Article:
Among all the beta madness, we found some time to prepare a new development journal. One of the things we’re tweaking in this beta phase is the Random Map Generator (RMG). In this journal, programmer Lascha Lagidse will tell you how the RMG is constructed and what considerations have been made.
The Quick Start Settings in the Front End
Our Goals with the RMG Hi! Random Maps Generation has always been a much wished for feature, yet in the Age of Wonders series the RMG wasn’t added until the stand-alone expansion Shadow Magic was released. For Age of Wonders III we wanted to add the RMG while the main game was still in development, so we could take the random generation process into account when developing the game and spend enough time on it. On and off, the RMG was written over a period of 18 months! Our goals for the RMG are:
- Give you the sensations of truly exploring and conquering varied uncharted worlds; both in single player and in multi-player.
- Support for multiple, vastly different, Map Types; Land based maps, Island Maps, Underground Maps, etc. In the previous game you could sort of predict the lay of the land once you generated a bunch of levels. Now we wanted to add more variation at the core.
- Good flow and balance; e.g. ensuring that player’s don’t start right next to hostile high level structures like a Dragon’s Peak with raiding dragons.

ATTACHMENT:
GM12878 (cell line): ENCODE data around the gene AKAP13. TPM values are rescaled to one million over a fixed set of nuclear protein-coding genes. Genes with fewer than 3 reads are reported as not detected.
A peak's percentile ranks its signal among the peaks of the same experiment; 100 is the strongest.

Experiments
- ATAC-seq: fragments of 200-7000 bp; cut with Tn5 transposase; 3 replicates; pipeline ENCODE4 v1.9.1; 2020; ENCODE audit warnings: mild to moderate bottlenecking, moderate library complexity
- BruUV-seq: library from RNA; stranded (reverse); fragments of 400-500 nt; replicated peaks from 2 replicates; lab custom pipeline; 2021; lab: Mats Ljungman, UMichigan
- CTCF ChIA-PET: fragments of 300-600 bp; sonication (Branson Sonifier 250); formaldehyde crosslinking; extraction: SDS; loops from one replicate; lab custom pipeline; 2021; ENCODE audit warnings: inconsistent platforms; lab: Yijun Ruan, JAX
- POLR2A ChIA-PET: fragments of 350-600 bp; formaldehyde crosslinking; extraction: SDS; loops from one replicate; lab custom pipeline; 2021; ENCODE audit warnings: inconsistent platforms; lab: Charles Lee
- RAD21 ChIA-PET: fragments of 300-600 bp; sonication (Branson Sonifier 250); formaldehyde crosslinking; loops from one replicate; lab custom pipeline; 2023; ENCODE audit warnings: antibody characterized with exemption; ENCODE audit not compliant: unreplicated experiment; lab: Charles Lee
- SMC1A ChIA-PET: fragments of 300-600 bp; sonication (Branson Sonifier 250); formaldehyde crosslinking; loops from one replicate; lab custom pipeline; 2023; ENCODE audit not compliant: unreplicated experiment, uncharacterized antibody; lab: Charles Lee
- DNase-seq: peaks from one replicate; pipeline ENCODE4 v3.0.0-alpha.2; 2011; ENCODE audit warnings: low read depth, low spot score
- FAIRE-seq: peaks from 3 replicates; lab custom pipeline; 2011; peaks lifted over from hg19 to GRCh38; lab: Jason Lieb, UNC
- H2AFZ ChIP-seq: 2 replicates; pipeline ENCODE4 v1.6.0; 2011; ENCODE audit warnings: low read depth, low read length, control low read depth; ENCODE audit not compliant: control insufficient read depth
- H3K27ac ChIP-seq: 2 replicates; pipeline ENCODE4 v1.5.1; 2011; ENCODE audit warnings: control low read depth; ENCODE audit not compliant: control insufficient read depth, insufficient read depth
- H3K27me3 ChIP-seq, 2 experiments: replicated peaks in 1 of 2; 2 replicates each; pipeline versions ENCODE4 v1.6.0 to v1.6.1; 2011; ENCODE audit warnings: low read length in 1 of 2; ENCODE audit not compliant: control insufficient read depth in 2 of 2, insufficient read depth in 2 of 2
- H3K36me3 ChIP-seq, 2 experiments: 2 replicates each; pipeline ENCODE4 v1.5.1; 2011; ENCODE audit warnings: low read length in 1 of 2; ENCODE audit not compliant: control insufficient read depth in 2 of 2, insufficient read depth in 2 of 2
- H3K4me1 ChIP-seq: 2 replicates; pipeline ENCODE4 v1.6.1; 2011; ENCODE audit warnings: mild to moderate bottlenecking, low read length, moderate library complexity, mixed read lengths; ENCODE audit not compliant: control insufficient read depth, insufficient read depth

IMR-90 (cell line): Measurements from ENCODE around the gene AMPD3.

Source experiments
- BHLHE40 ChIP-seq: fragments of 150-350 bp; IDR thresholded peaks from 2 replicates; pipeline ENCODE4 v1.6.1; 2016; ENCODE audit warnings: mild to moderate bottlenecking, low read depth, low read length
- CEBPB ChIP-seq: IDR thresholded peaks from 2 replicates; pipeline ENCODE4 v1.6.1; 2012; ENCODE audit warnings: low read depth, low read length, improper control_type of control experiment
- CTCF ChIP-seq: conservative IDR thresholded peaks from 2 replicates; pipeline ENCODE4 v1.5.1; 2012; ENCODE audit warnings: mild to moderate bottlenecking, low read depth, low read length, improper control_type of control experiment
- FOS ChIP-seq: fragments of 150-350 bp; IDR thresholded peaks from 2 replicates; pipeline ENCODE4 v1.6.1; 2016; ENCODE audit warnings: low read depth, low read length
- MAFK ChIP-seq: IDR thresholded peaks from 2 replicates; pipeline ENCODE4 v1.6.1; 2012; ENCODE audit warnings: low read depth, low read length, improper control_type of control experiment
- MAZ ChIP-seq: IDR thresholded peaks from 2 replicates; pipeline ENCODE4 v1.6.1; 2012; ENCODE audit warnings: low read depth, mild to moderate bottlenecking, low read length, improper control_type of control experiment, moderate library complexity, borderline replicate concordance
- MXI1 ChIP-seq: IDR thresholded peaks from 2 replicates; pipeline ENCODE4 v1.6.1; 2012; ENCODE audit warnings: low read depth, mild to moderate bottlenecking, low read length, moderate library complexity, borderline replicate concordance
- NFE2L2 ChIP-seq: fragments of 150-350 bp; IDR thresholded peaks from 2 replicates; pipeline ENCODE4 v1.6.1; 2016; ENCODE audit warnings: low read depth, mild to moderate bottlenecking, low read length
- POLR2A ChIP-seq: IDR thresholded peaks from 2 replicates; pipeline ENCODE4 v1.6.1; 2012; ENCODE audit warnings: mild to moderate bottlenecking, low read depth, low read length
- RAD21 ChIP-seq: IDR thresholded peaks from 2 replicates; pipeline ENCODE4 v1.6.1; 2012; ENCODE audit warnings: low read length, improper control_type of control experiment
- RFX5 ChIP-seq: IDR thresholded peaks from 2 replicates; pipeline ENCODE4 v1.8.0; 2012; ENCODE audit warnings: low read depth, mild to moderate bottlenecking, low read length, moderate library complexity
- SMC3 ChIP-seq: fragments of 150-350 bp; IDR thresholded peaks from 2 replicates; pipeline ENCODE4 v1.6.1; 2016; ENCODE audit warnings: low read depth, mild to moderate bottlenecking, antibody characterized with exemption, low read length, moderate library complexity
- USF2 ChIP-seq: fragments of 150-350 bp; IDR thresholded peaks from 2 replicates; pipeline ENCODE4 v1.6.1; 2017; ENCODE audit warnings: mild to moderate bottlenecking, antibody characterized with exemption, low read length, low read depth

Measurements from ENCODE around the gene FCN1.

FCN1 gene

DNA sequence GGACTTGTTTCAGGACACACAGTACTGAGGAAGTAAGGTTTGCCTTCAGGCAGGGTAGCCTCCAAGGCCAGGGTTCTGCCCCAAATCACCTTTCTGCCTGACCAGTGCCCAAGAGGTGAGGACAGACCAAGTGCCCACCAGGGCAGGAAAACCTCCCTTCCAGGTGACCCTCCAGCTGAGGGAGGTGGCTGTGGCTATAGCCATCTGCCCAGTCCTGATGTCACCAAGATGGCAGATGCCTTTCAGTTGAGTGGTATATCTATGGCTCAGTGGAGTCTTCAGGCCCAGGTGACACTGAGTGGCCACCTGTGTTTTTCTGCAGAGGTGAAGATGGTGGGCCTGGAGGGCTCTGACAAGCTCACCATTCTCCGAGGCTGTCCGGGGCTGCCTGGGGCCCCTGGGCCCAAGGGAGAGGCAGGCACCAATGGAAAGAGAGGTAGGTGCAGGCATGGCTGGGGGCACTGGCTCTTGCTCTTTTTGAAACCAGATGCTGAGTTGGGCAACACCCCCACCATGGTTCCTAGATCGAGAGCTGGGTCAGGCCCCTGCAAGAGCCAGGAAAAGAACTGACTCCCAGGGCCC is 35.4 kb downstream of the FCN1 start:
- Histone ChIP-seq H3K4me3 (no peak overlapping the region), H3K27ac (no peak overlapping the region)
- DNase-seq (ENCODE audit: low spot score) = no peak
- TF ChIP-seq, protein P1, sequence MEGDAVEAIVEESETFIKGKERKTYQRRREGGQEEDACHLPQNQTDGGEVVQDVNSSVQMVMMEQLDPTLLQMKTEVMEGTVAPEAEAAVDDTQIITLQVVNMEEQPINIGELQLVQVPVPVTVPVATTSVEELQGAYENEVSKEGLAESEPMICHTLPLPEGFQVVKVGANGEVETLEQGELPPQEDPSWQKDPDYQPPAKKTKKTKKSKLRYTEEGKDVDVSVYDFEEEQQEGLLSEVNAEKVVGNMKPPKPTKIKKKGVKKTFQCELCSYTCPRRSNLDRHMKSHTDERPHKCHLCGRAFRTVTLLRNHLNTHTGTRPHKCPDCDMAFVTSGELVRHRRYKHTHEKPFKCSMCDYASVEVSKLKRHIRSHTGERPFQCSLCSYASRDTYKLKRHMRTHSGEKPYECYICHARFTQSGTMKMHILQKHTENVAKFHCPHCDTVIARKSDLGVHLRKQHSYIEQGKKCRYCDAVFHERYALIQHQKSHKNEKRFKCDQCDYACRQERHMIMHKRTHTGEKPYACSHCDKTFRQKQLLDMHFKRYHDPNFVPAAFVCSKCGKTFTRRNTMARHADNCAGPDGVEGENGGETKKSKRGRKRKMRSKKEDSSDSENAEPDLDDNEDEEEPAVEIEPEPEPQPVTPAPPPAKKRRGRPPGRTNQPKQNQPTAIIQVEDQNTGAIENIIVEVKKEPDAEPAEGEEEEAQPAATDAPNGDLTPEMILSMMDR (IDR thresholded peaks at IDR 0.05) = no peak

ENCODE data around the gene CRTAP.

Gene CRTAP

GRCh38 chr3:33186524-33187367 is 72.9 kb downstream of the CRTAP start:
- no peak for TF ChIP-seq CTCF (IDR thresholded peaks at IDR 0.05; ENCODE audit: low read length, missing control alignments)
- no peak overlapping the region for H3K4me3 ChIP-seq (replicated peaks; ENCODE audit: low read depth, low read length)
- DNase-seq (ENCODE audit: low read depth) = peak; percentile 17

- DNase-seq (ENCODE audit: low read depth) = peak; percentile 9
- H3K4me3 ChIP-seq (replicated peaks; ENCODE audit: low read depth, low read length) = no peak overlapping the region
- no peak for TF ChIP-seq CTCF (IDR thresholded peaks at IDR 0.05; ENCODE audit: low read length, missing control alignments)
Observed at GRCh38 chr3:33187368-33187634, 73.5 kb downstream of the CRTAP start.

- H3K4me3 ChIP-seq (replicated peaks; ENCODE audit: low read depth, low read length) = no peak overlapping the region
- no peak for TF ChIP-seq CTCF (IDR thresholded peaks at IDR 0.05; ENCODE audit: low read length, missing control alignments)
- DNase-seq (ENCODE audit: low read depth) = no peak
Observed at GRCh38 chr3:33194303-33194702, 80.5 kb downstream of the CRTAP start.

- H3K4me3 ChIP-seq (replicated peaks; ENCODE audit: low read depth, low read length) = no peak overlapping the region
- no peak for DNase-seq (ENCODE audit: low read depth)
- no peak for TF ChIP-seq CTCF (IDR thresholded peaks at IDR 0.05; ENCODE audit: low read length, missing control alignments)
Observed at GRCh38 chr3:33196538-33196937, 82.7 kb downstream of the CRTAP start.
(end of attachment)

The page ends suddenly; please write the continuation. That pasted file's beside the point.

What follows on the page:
- Support for randomly selected AI players, so you don’t know who you’ll be encountering.
- A Quick start Option allowing tweaking of the core settings, like size, # players and starting power.
- Advanced options with filters allowing experienced players to tweak every detail like the abundance of forest or the exclusion of a particular race and the flow of the map.
- And last but not least, the lands should look natural, with locations fitting in their natural surroundings. Rivers flowing into seas, etc approaching the look of a hand crafted map
The Generation Process Central to the generation process is tool that allows us to define generation passes. Each generation pass has the responsibility of generating a part of the world. While a generation pass is being generated it must meet a special set of generation rules which are configured by us. For example, here are some rules for a generation pass for Shrine of the Fickle Mermaid water structure: – It should always be generated in the water. – It should not be generated too near to the shores, unless there’s no better place. – It should not be generated near other shrines of the same type, unless there’s no better place. – It should never be placed within a 10-hex distance from a player starting point. – It should never be placed within a 6-hex distance from the map borders. After creating the rules, we made sure it had sufficient randomness in the values of the rules. This is important; otherwise the maps will become too predictable! But also don’t allow it to have too much randomness, or it won’t be fair! Tweaking these values is extremely important for finding a balance between fairness and randomness. When the configuration of the generation pass was finished, we added the whole thing to a generation group. At the moment there is a generation group for each map type, namely Land, Continents and Islands. And there is another generation group for Underground. Either of these groups can be given to the generator and the generator will return a randomly generated map by processing each generation pass in the group in order.